was also fortunate to receive the much-needed and greatly appreciated time and efforts of Bridgeport community chaperones, coaches, and youth leaders. They made themselves available daily to not only provide supervision but to interact with the children and serve as positive role models. Some of them even got to share their stories during the “Daily Inspiration Youth Chat” and informal conversations throughout the day.  Our very own Glen Lerner shared his personal story of being raised by a single parent on welfare, with a dad in prison and how with God’s help he persevered and overcame those setbacks. Glen’s background resonated with the youth, and his story inspired them, along with his advice to have goals, work hard, and to trust God with their futures.

The success of this week was a result of the collective efforts of the community.  It was also a powerful testimony of what can be accomplished when groups collaborate to identify issues, work to solve them and make a positive impact where it is needed most.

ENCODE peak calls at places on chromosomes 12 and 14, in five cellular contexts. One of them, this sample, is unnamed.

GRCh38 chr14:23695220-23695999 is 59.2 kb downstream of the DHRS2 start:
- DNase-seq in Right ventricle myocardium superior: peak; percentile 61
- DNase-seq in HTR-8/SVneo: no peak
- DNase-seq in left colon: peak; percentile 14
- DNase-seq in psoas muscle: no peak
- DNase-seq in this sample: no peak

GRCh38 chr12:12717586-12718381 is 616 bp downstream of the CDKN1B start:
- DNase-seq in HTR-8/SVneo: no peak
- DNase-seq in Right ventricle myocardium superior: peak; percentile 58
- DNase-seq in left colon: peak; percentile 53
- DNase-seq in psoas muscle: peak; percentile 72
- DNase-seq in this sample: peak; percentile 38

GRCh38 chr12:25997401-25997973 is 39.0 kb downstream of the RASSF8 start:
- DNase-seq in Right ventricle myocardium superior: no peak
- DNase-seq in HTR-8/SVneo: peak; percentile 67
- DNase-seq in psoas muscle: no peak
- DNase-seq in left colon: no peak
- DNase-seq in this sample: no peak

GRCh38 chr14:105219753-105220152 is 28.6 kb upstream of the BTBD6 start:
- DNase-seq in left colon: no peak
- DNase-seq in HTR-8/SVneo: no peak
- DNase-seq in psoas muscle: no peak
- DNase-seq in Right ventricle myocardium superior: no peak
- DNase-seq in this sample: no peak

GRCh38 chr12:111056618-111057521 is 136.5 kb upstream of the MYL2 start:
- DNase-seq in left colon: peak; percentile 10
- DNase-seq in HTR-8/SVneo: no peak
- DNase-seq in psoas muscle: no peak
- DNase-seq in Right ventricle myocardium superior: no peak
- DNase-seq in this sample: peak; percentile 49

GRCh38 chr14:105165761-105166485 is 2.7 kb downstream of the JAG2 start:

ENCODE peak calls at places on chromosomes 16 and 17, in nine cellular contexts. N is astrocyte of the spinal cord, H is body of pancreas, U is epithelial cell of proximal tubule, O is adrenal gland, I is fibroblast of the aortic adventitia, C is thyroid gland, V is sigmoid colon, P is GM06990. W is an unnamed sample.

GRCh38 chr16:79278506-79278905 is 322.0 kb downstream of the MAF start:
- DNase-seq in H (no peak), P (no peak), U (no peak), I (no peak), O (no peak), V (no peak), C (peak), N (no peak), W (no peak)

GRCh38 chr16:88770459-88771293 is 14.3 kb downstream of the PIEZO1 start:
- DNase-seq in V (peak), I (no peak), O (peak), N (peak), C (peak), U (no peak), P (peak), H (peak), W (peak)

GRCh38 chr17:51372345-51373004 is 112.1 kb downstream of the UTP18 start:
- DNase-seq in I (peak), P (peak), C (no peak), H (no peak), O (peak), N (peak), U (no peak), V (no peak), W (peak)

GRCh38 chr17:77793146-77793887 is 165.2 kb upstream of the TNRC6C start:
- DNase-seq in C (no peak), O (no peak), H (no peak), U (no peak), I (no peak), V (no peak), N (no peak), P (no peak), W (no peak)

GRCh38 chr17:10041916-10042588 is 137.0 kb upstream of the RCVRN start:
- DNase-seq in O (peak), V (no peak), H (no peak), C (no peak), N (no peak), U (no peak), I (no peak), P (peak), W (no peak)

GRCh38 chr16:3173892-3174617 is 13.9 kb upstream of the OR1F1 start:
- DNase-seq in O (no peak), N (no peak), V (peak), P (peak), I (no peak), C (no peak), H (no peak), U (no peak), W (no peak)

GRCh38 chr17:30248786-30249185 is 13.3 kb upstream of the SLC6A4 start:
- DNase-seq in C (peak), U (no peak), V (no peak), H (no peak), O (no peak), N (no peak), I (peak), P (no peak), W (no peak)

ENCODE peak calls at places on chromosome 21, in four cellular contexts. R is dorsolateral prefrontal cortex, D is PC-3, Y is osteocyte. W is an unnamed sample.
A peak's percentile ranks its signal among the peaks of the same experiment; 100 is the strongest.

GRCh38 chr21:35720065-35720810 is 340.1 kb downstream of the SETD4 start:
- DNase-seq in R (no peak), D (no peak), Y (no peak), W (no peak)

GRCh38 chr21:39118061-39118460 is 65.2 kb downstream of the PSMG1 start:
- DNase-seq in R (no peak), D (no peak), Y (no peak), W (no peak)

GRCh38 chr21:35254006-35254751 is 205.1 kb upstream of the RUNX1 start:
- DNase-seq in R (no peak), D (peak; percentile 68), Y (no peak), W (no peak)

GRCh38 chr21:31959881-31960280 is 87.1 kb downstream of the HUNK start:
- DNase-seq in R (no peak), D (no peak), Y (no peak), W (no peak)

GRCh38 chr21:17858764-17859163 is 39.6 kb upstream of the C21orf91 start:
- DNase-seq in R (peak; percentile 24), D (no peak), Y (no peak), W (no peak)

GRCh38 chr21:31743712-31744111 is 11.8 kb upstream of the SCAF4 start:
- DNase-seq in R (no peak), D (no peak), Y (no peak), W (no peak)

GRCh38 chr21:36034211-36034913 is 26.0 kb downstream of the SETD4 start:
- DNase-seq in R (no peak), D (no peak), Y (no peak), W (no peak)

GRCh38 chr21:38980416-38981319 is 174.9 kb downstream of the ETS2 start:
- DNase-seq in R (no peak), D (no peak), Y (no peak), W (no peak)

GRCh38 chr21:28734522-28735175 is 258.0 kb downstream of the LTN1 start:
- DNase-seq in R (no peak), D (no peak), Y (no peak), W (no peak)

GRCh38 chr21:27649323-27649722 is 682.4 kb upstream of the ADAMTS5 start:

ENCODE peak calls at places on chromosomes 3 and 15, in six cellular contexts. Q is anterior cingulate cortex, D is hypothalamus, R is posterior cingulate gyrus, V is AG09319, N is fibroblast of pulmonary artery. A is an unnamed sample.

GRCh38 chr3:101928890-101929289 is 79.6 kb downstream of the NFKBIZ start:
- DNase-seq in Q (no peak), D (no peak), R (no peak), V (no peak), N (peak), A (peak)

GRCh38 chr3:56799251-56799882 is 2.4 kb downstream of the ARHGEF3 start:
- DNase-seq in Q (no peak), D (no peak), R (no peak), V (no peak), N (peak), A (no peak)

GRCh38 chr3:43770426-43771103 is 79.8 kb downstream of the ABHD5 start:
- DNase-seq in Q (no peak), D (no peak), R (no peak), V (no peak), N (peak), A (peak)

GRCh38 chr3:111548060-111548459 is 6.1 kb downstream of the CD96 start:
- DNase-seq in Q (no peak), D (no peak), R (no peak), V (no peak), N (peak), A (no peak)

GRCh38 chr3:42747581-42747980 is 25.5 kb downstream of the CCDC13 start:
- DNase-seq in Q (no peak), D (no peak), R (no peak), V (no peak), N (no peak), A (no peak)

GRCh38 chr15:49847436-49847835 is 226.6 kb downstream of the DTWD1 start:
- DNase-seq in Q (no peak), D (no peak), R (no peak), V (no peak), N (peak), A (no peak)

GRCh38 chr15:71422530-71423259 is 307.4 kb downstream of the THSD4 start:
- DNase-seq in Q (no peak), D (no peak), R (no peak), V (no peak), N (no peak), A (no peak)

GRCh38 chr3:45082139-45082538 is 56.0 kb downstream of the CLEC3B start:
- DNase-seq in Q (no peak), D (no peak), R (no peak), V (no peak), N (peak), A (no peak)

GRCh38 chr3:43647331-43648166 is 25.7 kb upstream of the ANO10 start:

Our gratitude and appreciation go out to Senator Antonio Munoz, Back of the Yards Neighborhood Council/Craig Chico, City Year, Brenda Davis,  9th District Police, Commander Stephen Chung, Sgt. Ken Janeczko, Sgt. John Verta, P.O. Sabrina King, P.O. Cheryl Clark, P.O. Kevin Rochwicz, P.O. Jim McAndrew, P.O. Jim Campagna, P.O. Oscar Escalante, CAPS implementation office/Rick Contreras and Terry Wenta, San Miguel School/Salvador Chavez,  Fuller Park/Lisa Simpson, Sherman Park/Marvin Tolbert, Theresa Johnson, Hermitage Park/Monique Whitfield, Kelly Park/Luis Ruiz, Brighton Park/Jennifer Ruiz, and Cornell Park.

Teaching Life Lessons Through Basketball at Piccolo Middle School

Teaching Life Lessons Through Basketball at Piccolo Middle School

Piccolo Middle SchoolBy Injury Attorney Thomas Grace

Basketball has been a part of my life since I was nine years old.  I built my early friendships on the driveway playing basketball from sun up to sun down.  I learned to compete, I learned how to win and certainly how to lose.  The game taught me how to work with others and how to be responsible and accountable to others.